And Zenprise provides a troubleshooting tool for the iPhone that monitors and fixes user issues, such as not getting e-mail or calendar entries on the iPhone.
Security issues will only get trickier
Richard Stiennon, chief research analyst with IT-Harvest, agrees that the current iPhone security and management tools aren't up to snuff. The problem will only get worse due to the iPhone's use of open APIs, which help them interact better with other tools and services, but also open paths for malware. "The open, or even partially open, APIs cannot be easily secured," he says.
Steinnon expects security vendors to offer more, and more capable, tools as user demand for the iPhone forces businesses to bring them in. That's true not just for the iPhone but for all mobile devices designed primarily for consumers, such as the Google Android platform, he notes. That's pretty much everything but the BlackBerry and perhaps Windows Mobile.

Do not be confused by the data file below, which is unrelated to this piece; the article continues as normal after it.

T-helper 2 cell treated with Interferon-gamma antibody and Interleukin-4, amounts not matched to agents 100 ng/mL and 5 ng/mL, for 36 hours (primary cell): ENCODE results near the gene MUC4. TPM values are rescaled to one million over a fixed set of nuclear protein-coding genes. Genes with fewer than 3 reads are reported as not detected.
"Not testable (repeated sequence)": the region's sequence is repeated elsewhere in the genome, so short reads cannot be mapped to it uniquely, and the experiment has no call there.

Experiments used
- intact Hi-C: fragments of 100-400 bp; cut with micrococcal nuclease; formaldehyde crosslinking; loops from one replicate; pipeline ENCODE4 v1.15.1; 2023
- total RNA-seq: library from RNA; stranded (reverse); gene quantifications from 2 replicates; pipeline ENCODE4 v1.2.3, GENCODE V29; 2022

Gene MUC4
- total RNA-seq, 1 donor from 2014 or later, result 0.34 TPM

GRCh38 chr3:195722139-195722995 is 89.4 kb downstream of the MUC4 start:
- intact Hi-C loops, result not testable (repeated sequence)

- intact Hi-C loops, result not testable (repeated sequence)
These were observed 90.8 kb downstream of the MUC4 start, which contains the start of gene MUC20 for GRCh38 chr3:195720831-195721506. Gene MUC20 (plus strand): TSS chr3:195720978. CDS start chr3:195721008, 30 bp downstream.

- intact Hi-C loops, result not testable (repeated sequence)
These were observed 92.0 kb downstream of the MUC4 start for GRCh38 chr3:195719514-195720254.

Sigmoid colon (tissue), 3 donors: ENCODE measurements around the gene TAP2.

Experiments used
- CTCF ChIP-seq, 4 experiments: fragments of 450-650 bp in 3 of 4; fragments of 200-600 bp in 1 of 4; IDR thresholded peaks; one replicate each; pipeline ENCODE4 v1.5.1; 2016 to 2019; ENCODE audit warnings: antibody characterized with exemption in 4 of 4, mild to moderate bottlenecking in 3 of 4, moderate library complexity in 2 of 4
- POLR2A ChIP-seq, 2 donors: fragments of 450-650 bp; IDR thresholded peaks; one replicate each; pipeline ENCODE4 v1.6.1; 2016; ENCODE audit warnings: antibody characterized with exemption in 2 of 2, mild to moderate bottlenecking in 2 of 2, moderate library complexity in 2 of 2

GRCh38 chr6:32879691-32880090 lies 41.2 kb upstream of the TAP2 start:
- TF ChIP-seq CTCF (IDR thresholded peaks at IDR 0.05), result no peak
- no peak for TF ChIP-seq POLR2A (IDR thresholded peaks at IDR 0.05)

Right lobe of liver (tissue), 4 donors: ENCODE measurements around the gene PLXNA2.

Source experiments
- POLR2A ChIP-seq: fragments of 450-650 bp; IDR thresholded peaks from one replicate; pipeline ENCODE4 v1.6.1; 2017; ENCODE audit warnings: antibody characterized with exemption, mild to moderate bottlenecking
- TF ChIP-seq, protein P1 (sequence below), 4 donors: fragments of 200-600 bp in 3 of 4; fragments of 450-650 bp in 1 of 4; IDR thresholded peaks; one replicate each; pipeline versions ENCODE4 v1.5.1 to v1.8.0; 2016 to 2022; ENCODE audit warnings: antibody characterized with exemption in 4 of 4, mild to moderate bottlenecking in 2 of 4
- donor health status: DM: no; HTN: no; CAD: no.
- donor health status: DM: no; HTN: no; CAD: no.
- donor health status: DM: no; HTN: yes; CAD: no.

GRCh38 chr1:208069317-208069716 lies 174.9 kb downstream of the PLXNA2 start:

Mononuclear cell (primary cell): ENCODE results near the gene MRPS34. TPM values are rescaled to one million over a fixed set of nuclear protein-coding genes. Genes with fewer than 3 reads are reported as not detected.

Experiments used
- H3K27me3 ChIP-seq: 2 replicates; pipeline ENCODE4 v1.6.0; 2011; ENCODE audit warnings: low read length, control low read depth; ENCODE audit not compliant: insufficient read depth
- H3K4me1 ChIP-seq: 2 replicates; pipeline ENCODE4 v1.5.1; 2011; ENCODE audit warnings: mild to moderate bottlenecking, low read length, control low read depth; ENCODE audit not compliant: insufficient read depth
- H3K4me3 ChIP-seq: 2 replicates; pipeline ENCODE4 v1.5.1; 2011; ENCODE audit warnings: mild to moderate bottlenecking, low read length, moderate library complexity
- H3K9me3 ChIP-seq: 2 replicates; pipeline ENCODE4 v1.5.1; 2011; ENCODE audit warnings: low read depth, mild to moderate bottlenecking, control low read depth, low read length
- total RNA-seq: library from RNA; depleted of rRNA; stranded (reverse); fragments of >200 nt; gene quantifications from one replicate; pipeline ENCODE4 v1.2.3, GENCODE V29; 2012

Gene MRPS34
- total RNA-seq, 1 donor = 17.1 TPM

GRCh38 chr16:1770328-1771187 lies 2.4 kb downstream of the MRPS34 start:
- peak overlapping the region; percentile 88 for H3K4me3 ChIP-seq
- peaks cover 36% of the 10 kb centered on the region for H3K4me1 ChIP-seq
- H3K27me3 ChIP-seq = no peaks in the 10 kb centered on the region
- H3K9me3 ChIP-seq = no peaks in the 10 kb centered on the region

Skeptics maintain that the iPhone is no more than a toy
Tower Group's Egan sees such point tools for business iPhone management as Trojan horses that IT should be wary of. The availability of such tools mislead enterprise users into thinking the iPhone is compatible with enterprise-class security and compliance needs, when it is not. "The minute you try and interact and deploy management and security and qualify applications on a large scale, there's nothing there," he says.
Egan says enterprises make platform decisions that are not typically driven by the usability of a single device. Until Apple is willing to talk about its long-term enterprise strategy or compliance, management, and security, he calls the iPhone a one-trick pony.